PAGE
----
Sunday, August 26, 2012

If Conn Iggulden weren't already married, I'd be badgering him with twenty letters a day, asking him to marry me.

5 out of 5 stars

With this, the fourth entry in Conn Iggulden's masterful series on Genghis Khan, the story has become even larger than before. Though Iggulden tried to avoid the, as he called it, “Russian novel syndrom” by introducing a new character on every single page, there are still enough new faces to keep things interesting. And even though the occasional character disappears and seems to have been forgotten, don't worry, you won't miss them for long, once you find yourself swept away by the action and drama of the other storylines.

I remember in World History, when we briefly learned about the “Mongol horde,” seeing those maps that had a big red splotch over the central Asian continent which tapered down to an arrow and that arrow swept over eastern Europe, pointing directly at western Europe. The teacher (and the textbook) droned on about how the Mongols thundered out of Asia and took Russia by surprise, knocking that country and its armies flat before going on to rape, pillage, and destroy cities in Romania, Hungary, Poland, Lithuania, Eastern Prussia, and Croatia. Just as the horde was ready to invade Italy, the Mongols returned home, leaving only smoldering rubble and dazed but lucky survivors in its wake. Yet that information never really penetrated my imagination. I could see how close the Mongols came to taking over the known world, but I never comprehended the actual meaning behind that close-call. Not until I read this novel and saw this campaign of destruction through the vivid writing of Iggulden. This army of warriors, with their never-before-seen tactics and mobile units, if they hadn't returned to Asia, could have taken over the world. Think about that for a moment. No renaissance, not as we know it; no Tudor dynasty, no Elizabethan era; no Ferdinand and Isabella. The ships that traveled to America might not have been headed by Christopher Columbus. We could conceivably be speaking Mongolian or Chinese right now rather than English. The Mongols were that successful. Empire of Silver brings that success to life in the most sensory, dramatic, and terrifying way.

The novel begins three years after Genghis's death and his son, Ogedai, is the heir to the empire Genghis built. But he's not Khan, not yet. He's put off the coronation ceremony in order to build his capital city, Karakorum, an achievement of which his father would've never even conceived and a project which many see as pure foolishness. Unfortunately, Ogedai's delay makes his ambitious brother, Chagatai, bold. His challenge to Ogedai's position reveals a terrible secret Ogedai has been carrying for years: his heart is fatally weak and has been for years. He suffers silently through the twinges and pains in his chest, medicating himself with gallons of wine and the dangerous powder of the foxglove. This revelation adds an air of desperation to the actions of all the brothers, none more so than Ogedai as he broadens the reach of Genghis's legacy by sending out armies into southern China and across the vast expanse of Russia's landscape to the formerly impenetrable heart of Europe.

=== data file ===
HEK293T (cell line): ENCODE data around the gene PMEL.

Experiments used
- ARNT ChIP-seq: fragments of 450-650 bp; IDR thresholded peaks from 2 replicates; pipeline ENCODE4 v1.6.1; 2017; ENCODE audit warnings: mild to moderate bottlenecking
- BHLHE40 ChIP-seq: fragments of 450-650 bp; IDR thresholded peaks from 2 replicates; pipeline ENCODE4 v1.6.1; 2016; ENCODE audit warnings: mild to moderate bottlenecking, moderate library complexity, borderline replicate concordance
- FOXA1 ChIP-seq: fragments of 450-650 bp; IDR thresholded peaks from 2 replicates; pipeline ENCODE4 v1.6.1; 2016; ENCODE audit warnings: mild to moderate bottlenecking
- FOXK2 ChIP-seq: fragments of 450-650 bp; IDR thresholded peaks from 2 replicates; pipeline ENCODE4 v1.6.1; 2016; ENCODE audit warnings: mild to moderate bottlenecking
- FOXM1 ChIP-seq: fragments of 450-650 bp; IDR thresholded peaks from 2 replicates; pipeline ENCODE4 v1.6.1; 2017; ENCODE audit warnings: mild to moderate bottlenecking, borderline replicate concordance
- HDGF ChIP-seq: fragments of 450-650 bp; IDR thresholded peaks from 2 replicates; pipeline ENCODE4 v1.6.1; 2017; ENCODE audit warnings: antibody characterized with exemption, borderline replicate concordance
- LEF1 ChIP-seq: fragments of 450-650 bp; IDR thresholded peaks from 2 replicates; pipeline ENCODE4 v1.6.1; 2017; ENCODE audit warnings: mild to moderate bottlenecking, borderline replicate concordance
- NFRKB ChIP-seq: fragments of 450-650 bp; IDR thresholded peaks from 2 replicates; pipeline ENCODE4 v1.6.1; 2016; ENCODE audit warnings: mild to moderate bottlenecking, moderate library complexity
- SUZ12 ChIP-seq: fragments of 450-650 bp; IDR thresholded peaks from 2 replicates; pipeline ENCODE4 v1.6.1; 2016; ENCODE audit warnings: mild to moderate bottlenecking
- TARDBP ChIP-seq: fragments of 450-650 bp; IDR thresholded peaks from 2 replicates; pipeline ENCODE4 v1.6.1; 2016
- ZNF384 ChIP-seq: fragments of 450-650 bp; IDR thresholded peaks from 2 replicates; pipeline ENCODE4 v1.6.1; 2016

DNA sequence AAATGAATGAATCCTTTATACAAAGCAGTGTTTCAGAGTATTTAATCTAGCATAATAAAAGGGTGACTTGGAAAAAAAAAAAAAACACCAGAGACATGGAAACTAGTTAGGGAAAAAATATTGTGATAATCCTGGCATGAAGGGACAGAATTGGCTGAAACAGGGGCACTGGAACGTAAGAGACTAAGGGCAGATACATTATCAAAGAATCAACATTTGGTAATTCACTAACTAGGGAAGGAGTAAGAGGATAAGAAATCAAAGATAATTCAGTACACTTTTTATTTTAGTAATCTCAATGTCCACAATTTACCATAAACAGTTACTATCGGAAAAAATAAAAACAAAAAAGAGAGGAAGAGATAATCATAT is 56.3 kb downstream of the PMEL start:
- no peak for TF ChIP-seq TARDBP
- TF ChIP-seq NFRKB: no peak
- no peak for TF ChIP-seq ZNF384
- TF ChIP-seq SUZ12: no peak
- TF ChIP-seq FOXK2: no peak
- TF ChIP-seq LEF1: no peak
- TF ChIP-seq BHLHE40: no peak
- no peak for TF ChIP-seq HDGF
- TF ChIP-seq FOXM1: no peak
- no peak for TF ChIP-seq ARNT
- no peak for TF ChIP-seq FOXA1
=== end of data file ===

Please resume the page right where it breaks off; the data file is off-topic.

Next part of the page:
As with all of Iggulden's novels in the Genghis series, this one is no less action-packed, no less dramatic, no less heart-pounding or pulse-racing. More than any other historical fiction novelist I've read, Iggulden excels at placing us right in the midst of battlefield action. The movements and tactics of the armies, the speed and immediacy of battles, the mud and sweat, fear and blood, the reality of war and death is expressed on the page with such breathtaking skill the reader feels his heart rate quicken and his palms moisten. I cannot stress just how amazing this ability is, both from a reading and a writing standpoint. Yet this kind of kinetic writing doesn't come at a sacrifice to the rest. Far from it. Iggulden has the ability to place the reader into the minds of his characters, allowing us to see their motivations and urges, from the dramatic and sinister, to the quiet moments of family interactions or the wandering thoughts of someone who is bored. Even something as simple as a character suffering from saddle sores is conveyed in an almost poetic manner.

Bottom line, this series started at the top and has maintained its stellar qualities through each succeeding entry. There's been no sophomore slump, no weak link in the chain. Each novel is stellar and if they could be read as stand-alones, I'd recommend picking this one up today. But you'd be missing out on so much, so, please, start at the beginning; pick up Genghis: Birth of an Empire, continue on through Genghis: Lords of the Bow and Genghis: Bones of the Hills before picking up Khan: Empire of Silver (so you can finish with Conqueror). Read them. Savor them. Once you start, I promise you won't want to stop. As the Yorkshire Evening Post put it: “Empire of Silver serves as confirmation that Iggulden's majestic series has developed into an historical fiction master class.” Amen.

Read August 14-23, 2012
Reviewed August 27, 2012        

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